If you don’t believe in the Final Coming of Christ, then I suggest that you don’t really believe in the first coming of this True Child of God. They are inseparable as lightening and thunder. The parousia and the incarnation go together. If they are not inseparably linked in our faith, our Christmas activities are in danger of. becoming a sentimental excursion into fantasy; like pixies in the garden, an omniscient Santa Claus, or yowies* in our deep forests or bunyips* in our billabongs.

            * [Australian mythology:  yowies were huge apemen, and bunyips were amphibious monsters of our inland waterways and lakes.]


Unless we see Christ as the Alpha and Omega, the One who will certainly come again, then Advent and Christmas can be a brief sentimental diversion; time out from the hard suffering and desperation of this world. It may offer a bit of temporary escapism. But mere tinselled sentiment will not provide a liberation for anxious souls who fear they are living in doomsday times.




In New Testament times many people suffered from the doomsday blues.

In preparing for this Advent, it struck me again how the imagery of troubled times (as written by the 21st chapter of St Luke in the Gospel for today) reads like a commentary on bad times in every century since.


Jesus drew from the widespread mood and apocalyptic language of his time.

His words echo other writings of that era. Wars, terrorism, revolts, persecution, famines, earthquakes, betrayal by spies, break up of family life, meteors and comets, religious extremism, and injustices. What is more, Many people in each century really thought they were living on the edge of doomsday, the very end of the world. If we read St Paul, certainly in his early letters he was expecting, in the near future,  the final collapse of the old world order.


Yet those early Christians, like St Paul, were not pessimistic.

They did not have the jitters. They had a confidence about them which contrasted with the doomsday blues of those around them. They lived with hope. This hope was grounded in God and the work of God’s only true Son, Jesus. This God was greater than all their fears and was never outwitted by any evil or calamity. Jesus was and would be God’s final word.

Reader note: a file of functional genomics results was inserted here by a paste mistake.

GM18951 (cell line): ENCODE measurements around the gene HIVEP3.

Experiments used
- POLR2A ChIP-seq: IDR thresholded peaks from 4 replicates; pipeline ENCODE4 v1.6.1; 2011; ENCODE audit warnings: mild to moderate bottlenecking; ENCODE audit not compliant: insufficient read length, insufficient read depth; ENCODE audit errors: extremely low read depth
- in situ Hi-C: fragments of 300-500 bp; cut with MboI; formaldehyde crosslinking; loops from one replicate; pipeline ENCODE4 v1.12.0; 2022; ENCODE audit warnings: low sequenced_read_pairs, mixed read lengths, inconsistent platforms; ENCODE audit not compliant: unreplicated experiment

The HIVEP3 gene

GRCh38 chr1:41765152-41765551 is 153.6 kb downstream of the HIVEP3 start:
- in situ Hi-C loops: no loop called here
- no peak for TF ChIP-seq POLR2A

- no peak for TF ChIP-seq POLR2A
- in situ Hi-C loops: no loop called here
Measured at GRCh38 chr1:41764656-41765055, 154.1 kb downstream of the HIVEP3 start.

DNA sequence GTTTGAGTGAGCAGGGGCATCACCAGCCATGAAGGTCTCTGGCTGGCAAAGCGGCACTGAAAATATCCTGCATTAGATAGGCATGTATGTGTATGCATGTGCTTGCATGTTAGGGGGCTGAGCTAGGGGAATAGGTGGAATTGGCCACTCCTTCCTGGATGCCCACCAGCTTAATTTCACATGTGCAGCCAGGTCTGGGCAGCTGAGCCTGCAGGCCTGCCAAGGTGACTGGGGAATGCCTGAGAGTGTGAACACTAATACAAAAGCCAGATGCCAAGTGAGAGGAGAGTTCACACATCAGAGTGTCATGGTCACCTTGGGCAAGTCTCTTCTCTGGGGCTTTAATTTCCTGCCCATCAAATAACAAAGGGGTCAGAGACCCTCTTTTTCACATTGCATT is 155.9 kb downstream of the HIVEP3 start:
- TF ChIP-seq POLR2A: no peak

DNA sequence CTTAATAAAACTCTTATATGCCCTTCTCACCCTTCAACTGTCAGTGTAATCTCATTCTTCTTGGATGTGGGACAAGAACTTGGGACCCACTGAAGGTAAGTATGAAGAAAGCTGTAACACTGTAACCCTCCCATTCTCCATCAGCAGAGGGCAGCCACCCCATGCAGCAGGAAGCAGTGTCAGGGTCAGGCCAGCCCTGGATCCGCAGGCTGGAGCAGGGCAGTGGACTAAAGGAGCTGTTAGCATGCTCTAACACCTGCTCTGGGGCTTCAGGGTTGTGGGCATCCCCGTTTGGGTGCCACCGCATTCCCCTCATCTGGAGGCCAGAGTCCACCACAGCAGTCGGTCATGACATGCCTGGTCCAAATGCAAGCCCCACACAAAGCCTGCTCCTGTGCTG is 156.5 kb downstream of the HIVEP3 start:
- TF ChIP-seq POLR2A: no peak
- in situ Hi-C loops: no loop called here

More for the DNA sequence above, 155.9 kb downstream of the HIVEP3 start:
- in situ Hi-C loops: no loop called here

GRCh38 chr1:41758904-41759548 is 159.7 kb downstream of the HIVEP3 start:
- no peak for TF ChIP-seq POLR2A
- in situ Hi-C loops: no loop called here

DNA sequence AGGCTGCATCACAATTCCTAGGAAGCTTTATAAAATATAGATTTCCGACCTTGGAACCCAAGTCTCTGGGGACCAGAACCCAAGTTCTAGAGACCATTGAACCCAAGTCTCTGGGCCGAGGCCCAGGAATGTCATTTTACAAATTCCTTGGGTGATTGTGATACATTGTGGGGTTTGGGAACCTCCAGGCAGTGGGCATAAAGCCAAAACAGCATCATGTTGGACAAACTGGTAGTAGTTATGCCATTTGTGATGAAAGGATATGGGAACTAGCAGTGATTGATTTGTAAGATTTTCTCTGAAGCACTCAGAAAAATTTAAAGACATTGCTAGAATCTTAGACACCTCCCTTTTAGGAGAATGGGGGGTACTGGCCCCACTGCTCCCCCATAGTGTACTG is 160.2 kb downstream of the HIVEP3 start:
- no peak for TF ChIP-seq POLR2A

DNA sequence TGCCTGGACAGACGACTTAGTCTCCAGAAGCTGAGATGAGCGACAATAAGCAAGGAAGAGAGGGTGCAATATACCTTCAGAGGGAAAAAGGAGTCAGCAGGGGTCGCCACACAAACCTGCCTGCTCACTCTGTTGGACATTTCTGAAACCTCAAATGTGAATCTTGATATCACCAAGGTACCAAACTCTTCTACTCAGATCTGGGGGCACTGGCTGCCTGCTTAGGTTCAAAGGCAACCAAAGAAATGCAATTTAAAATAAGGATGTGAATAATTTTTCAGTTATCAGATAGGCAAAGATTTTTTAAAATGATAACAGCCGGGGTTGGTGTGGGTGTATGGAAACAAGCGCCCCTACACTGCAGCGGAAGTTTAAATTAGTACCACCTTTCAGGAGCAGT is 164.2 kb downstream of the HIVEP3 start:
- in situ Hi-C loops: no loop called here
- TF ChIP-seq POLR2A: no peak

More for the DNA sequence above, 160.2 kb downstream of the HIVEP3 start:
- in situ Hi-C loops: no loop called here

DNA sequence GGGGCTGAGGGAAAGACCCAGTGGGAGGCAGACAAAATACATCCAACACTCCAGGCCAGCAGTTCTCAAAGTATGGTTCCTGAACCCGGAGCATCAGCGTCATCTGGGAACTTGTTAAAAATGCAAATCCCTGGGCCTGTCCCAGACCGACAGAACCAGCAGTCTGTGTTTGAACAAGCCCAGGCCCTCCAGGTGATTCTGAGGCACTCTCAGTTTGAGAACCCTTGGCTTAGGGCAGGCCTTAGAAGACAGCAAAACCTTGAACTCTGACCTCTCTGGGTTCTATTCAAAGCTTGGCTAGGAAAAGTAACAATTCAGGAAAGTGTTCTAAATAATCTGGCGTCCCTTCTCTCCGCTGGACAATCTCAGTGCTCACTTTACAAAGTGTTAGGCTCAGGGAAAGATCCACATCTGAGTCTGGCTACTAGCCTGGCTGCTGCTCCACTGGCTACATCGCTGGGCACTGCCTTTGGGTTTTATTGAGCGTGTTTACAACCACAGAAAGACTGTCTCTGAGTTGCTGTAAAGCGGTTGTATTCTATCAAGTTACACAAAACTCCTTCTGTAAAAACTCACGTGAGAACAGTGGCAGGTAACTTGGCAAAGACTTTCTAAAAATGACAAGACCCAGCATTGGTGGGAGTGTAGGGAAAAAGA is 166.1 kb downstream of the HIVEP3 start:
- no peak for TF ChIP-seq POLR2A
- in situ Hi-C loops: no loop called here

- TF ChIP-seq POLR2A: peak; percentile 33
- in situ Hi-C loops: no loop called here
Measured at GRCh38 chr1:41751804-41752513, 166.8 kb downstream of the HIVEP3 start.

They believed that Christ would come again to fulfil

the reconciliation of heaven and earth. They believed that what Christ was on about  (his agape-love, expressed in what he taught, how he lived and died) would have the ultimate say. They might have to live through calamity terror,  or suffering, but such evils were not the end of the story. Jesus is the end.  Jesus is the irrevocable end.


Never did those first Christians pretend that bad things could not happen

to the world or to the church, but that Jesus and his love ultimately rules this universe. Like Luke they repeated the words of Jesus with quiet confidence: Heaven and earth will pass away, but my words will not pass away.




There are always some people on “the lunatic fringe” of Christianity

who exploit the Final Coming of Christ as a message of fear.  Please, dear family of God, don’t let them be the only voice! The New Testament preaches the Final Coming a message of love and joy! This is God’s word to us. Hope, love and joy. Not doomsday but doxology!


I repeat: Not doomsday but doxology!


In the midst of our doomsday blues the Advent message is one of hope.

Anxiety, despondency, or even despair are not meant to be the Christian condition. Not one of the hope-full words of Christ has been cancelled by recent events. Christ Jesus, with all his amazing grace, will come again to us, even among the carnage and rubble of events like the September 11in  New York and  the Bali bombings. 


Three weeks after the Bali bombing carnage, 

some of the bodies were still not identified. One, a woman, had finally been identified and the remains returned home for her interment. Her son, speaking at the funeral of his mother, pleaded with the congregation to forgive those who had killed her. That, he said, he was certainly what his Christian mother wanted. In that profoundly moving interview, I saw Christ come again in glory.


Then, finally, at last, at so me future ultimate end,

when God says the time is right, hrist will come again in finality, fulfilling all that he began.


You can bank your life on it!





When the nations go to war while good men stay silent,

do not become weary and cease to care,

for your liberation is near.


When cyclones ravage and insurance companies renege,

do not rant wildly and vainly swear,

for your salvation is near.


When recession hits hard and the poorest people suffer,

do not forsake compassion and prayer,

for your rescue is near.


When casinos prosper while the church seems to shrink,

do not propagate gloom and despair,

for God’s kingdom is near.